Grants can cover staffing costs (including community school coordinators); service coordination and provision; community stakeholder engagement; ongoing data collection; and training on integrating school-based pupil supports, social-emotional well-being, and trauma-informed practices. Additional funding will be allocated through a competitive process to establish a network of at least five regional technical assistance centers operated through LEAs, with preference given to LEAs that commit to partnering with institutions of higher education or nonprofit community-based organizations.

Overview of the California Community Schools Partnership Program

The CCSPP is well aligned with existing research and provides an opportunity to act on a bold vision for transforming schools. The definition of community schools in Education Code Sections 8900-8902 is aligned with research identifying four pillars of community schoolsCalifornia Education Code § 8900-8902 (2021); Maier, A., Daniel, J., Oakes, J., & Lam, L. (2017). Community schools as an effective school improvement strategy: A review of the evidence. Learning Policy Institute.. Specifically, community schools are defined in statute as public schools with “strong and intentional community partnerships ensuring pupil learning and whole child and family development,”California Education Code § 8900-8902 (2021). including the following features:

  • Integrated student supports, which can help students succeed by meeting their academic, physical, social-emotional, and mental health needs. Statute defines this as the “coordination of trauma-informed health, mental health, and social services,” including case-managed health, mental health, social, and academic supports benefiting children and families. Examples in the law include health care, dental services, prenatal care, trauma-informed mental health care, educator training on the impact of trauma and toxic stress, family support and education, academic support services, counseling, and nutrition services.
  • Enriched and expanded learning opportunities that include academic support and real-world educational experiences (e.g., internships and project-based learning). Statute refers to these opportunities as both “extended” and “expanded” learning and defines them as including “before and after school care and summer programs.” Throughout, the statute recognizes that addressing whole child learning will have implications for the instructional practices within the school day as well.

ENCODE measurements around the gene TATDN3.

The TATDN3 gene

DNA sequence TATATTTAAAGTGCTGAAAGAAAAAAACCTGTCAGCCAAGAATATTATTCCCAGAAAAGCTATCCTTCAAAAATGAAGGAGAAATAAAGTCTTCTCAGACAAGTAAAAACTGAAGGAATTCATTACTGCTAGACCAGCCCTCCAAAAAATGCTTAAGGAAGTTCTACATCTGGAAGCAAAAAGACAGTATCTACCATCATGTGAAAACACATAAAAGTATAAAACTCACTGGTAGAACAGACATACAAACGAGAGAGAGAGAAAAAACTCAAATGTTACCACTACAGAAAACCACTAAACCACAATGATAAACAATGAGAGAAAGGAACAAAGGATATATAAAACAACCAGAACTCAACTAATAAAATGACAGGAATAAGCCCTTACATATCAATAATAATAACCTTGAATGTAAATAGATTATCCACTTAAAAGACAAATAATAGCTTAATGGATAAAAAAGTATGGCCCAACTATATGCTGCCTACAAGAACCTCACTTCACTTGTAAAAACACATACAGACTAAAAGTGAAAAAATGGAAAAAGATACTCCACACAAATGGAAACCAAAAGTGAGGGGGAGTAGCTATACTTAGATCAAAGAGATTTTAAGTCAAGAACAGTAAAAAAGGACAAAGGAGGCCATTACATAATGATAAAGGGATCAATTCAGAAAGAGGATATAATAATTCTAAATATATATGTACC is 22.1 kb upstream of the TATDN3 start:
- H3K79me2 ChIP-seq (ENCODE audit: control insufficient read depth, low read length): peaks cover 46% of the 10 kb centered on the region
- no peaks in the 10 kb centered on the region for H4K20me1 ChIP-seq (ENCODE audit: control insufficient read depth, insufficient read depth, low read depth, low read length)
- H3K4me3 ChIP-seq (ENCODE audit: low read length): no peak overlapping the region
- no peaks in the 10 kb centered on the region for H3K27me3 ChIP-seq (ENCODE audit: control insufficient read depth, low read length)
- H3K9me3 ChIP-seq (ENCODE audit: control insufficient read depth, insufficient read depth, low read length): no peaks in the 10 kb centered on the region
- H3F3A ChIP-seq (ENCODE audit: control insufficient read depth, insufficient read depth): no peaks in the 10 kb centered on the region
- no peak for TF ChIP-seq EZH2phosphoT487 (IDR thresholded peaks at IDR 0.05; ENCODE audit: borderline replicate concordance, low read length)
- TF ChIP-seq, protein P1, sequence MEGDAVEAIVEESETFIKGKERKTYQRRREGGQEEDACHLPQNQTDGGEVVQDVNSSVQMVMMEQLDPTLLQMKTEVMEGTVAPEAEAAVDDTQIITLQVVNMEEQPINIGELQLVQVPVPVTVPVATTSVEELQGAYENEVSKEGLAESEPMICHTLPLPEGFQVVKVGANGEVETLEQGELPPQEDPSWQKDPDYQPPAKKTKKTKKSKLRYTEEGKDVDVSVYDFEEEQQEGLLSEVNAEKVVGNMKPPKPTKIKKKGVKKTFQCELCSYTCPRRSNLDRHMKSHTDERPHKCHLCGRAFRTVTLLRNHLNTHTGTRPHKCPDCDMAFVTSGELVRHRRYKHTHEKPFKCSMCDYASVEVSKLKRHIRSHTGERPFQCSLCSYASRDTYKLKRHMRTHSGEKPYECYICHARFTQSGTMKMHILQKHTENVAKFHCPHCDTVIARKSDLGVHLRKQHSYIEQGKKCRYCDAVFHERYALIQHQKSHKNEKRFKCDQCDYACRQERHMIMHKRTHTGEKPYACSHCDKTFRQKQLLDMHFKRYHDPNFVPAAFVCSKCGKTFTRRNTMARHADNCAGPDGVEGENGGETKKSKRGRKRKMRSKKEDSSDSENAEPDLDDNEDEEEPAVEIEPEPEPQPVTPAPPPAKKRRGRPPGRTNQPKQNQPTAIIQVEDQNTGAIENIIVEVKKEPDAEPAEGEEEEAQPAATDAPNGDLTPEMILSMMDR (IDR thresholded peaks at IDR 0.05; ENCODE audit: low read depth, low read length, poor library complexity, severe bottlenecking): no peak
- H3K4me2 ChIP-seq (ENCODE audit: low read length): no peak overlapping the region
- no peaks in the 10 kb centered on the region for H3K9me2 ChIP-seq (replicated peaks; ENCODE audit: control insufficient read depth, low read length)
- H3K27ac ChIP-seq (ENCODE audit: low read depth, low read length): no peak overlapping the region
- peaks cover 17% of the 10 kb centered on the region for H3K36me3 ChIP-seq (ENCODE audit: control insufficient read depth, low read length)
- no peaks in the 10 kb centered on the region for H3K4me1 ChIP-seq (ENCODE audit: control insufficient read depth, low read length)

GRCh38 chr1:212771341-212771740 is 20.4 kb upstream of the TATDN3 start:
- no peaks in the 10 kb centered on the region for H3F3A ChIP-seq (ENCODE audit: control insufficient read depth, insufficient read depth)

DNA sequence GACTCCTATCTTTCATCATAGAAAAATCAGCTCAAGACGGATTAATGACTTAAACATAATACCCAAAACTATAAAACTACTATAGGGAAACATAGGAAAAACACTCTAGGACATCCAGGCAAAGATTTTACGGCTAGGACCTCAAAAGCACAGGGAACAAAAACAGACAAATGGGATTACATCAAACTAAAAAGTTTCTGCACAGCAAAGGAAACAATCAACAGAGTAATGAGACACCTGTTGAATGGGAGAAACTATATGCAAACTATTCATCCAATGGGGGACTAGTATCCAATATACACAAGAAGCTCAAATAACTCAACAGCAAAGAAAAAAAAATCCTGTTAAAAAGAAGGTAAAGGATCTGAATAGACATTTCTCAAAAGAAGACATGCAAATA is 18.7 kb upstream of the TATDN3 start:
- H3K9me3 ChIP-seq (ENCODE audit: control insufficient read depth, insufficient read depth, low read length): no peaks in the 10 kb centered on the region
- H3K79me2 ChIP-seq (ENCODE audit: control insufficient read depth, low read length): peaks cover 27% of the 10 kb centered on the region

• Family and community engagement, which involves actively tapping the expertise and knowledge of family and community members to serve as true partners in supporting and educating students. Statute defines this as including “home visits, home-school collaboration, [and] culturally responsive community partnerships.”
  • Collaborative leadership and practices for educators and administrators that establish a culture of professional learning, collective trust, and shared responsibility for outcomes in a manner that includes students, families, and community members. Statute defines this as “professional development to transform school culture and climate, that centers on pupil learning and supports mental and behavioral health, trauma-informed care, social-emotional learning, restorative justice, and other key areas related to pupil learning and whole child and family development.”

Key Principles of Well-Implemented Community Schools

When implemented well, community schools are guided by principles for equitable whole child practices grounded in the science of learning and developmentCantor, P., Osher, D., Berg, J., Steyer, L., & Rose, T. (2018). Malleability, plasticity, and individuality: How children learn and develop in context. Applied Developmental Science, 23(4), 307–337; Darling-Hammond, L., Flook, L., Cook-Harvey, C., Barron, B. J., & Osher, D. (2019). Implications for educational practice of the science of learning and development. Applied Developmental Science, 24(2), 97–140; Osher, D., Cantor, P., Berg, J., Steyer, L., & Rose, T. (2018). Drivers of human development: How relationships and context shape learning and development. Applied Developmental Science, 24(1), 6–36.. These principles place integrated student supports in the context of positive developmental relationships; an environment of safety and belonging; rich learning environments; and explicit development of social, emotional, and cognitive skills and mindsets that contribute to academic and life success (see Figure 1 and the Design Principles for Schools playbook for more information). This approach prioritizes the full scope of children’s development across multiple domains—including academic, physical, psychological, cognitive, social, and emotional learning—by addressing the distinctive strengths, needs, and interests of students as they engage in learning. It is designed to support the welfare of the whole child and is embedded in community school standards and practicesKimner, H. (2021). Practices of a healing-centered community school. Policy Analysis for California Education. (accessed 9/27/21); Coalition for Community Schools. (2017). Community school standards; Advancement Project California, Association for California School Administrators, Attendance Works, California Association of African-American Superintendents & Administrators, California Collaborative for Educational Excellence, et al. (2021). Reimagine and rebuild: Restarting school with equity at the center.. A description of Mendez High School—part of the Los Angeles Unified School District community school cohort funded by the CCSPP—shows how these principles can reinforce each other in real life.

I. Integrated Student Supports